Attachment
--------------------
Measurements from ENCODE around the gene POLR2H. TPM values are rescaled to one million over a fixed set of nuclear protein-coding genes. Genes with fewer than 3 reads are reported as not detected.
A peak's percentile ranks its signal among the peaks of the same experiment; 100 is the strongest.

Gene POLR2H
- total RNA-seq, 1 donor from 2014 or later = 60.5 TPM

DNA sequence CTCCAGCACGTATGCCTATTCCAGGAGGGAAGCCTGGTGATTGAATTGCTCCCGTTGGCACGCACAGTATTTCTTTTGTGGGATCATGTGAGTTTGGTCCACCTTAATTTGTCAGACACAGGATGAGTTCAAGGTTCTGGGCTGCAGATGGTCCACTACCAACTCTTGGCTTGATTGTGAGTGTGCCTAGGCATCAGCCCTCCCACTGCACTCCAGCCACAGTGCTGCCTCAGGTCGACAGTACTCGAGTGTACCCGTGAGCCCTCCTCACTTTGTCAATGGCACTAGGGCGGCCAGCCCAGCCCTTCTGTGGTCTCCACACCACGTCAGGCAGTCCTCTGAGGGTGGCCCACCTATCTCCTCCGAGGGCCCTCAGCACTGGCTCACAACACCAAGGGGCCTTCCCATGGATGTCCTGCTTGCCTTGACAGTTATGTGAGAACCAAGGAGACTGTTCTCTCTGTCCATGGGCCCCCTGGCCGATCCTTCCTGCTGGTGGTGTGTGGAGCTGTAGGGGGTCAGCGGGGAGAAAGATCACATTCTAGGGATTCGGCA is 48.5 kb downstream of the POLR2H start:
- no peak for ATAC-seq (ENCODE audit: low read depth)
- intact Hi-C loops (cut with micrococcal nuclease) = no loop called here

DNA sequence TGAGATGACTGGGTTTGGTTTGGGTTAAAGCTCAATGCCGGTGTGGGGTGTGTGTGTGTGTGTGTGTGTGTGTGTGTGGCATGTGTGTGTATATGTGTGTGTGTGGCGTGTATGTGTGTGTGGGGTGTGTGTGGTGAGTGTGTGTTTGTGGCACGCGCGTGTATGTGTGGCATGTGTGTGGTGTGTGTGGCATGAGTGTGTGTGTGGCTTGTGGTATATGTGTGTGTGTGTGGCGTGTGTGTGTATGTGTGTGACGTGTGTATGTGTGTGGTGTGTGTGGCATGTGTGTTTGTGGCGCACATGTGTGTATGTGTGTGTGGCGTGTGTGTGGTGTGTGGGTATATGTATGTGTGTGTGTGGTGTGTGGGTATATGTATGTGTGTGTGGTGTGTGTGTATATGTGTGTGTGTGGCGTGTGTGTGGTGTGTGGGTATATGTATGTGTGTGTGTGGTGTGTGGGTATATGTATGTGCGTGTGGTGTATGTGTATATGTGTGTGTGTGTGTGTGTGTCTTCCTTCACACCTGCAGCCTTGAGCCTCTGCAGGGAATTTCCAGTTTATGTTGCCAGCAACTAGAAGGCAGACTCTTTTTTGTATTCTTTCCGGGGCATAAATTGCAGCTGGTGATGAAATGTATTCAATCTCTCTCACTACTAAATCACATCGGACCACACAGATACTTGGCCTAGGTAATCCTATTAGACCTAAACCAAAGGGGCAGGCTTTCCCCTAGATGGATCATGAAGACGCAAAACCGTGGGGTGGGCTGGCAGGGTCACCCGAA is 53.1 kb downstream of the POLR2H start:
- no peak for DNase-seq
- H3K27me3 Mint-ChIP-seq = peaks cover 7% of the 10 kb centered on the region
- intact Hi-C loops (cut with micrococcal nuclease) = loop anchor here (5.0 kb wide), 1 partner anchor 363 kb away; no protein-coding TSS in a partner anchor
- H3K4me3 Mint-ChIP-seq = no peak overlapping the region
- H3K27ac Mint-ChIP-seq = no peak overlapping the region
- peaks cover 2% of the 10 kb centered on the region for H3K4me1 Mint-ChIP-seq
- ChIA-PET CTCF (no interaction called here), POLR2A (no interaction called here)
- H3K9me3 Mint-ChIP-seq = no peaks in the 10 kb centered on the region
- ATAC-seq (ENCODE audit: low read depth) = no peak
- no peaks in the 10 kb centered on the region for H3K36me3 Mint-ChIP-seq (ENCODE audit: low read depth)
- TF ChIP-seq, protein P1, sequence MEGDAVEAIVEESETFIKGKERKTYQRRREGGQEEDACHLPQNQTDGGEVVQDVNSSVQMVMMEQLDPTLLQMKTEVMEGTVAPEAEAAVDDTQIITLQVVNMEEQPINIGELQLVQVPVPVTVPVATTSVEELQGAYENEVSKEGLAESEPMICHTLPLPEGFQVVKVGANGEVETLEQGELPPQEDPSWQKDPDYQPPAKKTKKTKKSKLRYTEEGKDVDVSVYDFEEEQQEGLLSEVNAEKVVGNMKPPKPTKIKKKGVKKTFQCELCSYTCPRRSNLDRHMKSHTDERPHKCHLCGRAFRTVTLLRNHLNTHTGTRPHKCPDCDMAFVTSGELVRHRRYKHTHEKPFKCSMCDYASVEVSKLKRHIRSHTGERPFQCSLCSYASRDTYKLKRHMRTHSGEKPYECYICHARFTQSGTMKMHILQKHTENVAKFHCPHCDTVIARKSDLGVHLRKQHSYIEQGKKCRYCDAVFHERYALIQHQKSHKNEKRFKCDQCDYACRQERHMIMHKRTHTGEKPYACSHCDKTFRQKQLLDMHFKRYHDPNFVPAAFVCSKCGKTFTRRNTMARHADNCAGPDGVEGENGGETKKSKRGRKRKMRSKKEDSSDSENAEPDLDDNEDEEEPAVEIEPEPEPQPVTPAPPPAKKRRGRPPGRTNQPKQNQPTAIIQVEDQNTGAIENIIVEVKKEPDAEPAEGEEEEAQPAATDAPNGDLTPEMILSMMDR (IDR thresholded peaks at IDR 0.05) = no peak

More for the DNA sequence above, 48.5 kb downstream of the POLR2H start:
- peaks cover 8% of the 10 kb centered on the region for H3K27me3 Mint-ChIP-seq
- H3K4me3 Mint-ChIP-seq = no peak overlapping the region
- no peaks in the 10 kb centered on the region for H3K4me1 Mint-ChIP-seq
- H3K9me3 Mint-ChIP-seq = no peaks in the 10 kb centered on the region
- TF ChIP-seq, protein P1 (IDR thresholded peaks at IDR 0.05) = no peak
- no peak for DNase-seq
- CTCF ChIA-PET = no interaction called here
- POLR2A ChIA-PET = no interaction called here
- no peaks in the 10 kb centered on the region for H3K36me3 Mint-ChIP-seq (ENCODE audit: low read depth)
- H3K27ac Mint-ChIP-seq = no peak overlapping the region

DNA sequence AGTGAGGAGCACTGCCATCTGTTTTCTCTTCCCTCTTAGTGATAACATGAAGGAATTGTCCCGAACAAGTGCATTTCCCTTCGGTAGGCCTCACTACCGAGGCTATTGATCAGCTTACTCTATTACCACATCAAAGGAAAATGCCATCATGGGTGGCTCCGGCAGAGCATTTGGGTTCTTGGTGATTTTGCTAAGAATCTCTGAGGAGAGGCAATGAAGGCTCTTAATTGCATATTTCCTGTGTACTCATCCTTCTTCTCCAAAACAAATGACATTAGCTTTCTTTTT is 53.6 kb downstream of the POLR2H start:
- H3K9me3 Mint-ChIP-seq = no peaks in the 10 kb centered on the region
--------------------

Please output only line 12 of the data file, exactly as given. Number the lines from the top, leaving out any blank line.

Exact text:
- H3K4me3 Mint-ChIP-seq = no peak overlapping the region